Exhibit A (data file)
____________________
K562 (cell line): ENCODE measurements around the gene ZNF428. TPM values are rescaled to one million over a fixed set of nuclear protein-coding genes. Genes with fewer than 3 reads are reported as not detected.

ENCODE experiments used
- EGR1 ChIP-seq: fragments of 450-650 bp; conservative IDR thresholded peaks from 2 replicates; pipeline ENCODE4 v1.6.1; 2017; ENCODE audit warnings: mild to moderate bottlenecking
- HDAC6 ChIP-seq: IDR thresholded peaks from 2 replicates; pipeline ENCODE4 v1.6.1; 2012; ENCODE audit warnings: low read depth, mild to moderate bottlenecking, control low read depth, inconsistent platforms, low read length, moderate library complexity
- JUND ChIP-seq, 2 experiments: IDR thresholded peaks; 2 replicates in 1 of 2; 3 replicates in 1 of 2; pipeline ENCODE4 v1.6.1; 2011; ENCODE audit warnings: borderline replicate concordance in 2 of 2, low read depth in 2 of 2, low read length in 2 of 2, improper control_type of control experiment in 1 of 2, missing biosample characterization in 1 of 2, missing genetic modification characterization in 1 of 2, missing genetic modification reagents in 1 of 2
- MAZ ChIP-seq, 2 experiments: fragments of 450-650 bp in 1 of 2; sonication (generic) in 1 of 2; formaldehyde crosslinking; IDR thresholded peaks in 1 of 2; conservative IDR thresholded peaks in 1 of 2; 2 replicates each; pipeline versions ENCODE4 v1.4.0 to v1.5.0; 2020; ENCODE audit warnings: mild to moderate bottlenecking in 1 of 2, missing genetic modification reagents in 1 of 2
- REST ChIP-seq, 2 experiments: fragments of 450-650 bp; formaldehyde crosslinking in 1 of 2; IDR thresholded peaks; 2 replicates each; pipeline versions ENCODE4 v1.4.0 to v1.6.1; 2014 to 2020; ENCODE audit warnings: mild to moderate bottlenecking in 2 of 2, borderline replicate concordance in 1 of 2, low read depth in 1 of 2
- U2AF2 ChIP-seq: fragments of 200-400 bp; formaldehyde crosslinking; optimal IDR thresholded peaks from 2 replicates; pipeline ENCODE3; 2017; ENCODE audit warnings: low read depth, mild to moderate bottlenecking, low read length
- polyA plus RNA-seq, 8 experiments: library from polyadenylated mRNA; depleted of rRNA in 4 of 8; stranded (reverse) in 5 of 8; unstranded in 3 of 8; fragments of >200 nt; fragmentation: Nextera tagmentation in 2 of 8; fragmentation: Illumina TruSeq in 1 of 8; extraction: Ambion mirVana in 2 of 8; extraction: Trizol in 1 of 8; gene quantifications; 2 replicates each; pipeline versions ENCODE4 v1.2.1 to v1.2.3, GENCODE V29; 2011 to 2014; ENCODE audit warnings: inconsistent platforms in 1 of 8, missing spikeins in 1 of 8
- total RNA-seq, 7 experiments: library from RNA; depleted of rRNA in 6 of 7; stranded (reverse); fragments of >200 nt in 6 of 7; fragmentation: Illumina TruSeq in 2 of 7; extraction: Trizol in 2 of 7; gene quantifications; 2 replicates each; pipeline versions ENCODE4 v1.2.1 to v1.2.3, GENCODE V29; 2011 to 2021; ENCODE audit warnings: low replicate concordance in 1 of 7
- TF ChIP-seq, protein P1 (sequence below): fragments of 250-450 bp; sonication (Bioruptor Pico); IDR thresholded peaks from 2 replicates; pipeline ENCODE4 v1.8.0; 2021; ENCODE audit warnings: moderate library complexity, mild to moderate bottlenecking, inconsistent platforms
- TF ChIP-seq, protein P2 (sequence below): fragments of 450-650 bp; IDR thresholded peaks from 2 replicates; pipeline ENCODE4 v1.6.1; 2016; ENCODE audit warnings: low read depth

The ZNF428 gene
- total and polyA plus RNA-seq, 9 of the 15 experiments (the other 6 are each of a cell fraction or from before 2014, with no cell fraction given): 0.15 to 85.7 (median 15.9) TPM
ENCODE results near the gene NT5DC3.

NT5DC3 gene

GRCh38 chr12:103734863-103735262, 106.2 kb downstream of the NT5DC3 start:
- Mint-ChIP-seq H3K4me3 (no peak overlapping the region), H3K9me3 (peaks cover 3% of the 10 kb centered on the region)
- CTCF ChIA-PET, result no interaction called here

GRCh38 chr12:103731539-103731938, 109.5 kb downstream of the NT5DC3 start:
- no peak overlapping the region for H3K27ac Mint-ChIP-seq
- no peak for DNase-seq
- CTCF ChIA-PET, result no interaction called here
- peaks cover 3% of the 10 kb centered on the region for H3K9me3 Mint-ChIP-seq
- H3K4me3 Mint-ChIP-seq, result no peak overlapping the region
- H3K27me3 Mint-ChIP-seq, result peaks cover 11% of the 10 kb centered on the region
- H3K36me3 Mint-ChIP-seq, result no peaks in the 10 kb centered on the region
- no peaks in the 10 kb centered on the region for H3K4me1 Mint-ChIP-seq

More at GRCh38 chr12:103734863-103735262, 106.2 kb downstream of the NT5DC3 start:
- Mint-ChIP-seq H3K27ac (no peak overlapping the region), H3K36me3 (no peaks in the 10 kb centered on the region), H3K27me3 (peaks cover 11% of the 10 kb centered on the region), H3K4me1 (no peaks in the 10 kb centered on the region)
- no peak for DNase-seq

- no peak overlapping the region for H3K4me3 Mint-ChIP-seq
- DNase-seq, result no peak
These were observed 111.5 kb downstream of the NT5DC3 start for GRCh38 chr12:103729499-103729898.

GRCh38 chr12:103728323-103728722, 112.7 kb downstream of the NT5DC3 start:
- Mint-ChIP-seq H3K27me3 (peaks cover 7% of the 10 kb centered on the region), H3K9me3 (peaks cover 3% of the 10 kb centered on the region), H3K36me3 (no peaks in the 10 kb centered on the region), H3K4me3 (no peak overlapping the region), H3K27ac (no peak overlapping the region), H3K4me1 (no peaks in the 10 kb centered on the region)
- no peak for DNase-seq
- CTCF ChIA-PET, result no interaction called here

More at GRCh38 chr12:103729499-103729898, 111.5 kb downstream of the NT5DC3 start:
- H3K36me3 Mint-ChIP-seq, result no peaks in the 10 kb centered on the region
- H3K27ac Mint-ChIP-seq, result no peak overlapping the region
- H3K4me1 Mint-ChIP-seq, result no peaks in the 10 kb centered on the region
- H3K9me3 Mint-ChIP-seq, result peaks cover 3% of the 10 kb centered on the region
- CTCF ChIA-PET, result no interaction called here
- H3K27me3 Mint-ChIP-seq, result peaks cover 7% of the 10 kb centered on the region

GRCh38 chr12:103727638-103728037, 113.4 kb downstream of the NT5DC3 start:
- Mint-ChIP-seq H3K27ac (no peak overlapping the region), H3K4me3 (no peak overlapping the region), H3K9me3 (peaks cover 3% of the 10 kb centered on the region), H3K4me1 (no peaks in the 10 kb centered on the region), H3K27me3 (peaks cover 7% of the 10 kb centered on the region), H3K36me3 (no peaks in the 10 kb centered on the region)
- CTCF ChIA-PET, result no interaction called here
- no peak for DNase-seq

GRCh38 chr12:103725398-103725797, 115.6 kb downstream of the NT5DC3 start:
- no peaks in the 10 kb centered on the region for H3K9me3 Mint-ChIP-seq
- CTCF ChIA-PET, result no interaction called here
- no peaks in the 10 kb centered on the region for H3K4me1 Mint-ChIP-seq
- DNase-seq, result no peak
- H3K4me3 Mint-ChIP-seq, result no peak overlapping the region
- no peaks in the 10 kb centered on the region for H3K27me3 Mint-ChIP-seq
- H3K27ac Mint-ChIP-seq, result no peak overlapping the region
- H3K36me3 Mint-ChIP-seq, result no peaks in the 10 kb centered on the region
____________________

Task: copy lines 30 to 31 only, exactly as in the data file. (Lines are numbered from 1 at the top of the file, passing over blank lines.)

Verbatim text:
- Mint-ChIP-seq H3K27ac (no peak overlapping the region), H3K36me3 (no peaks in the 10 kb centered on the region), H3K27me3 (peaks cover 11% of the 10 kb centered on the region), H3K4me1 (no peaks in the 10 kb centered on the region)
- no peak for DNase-seq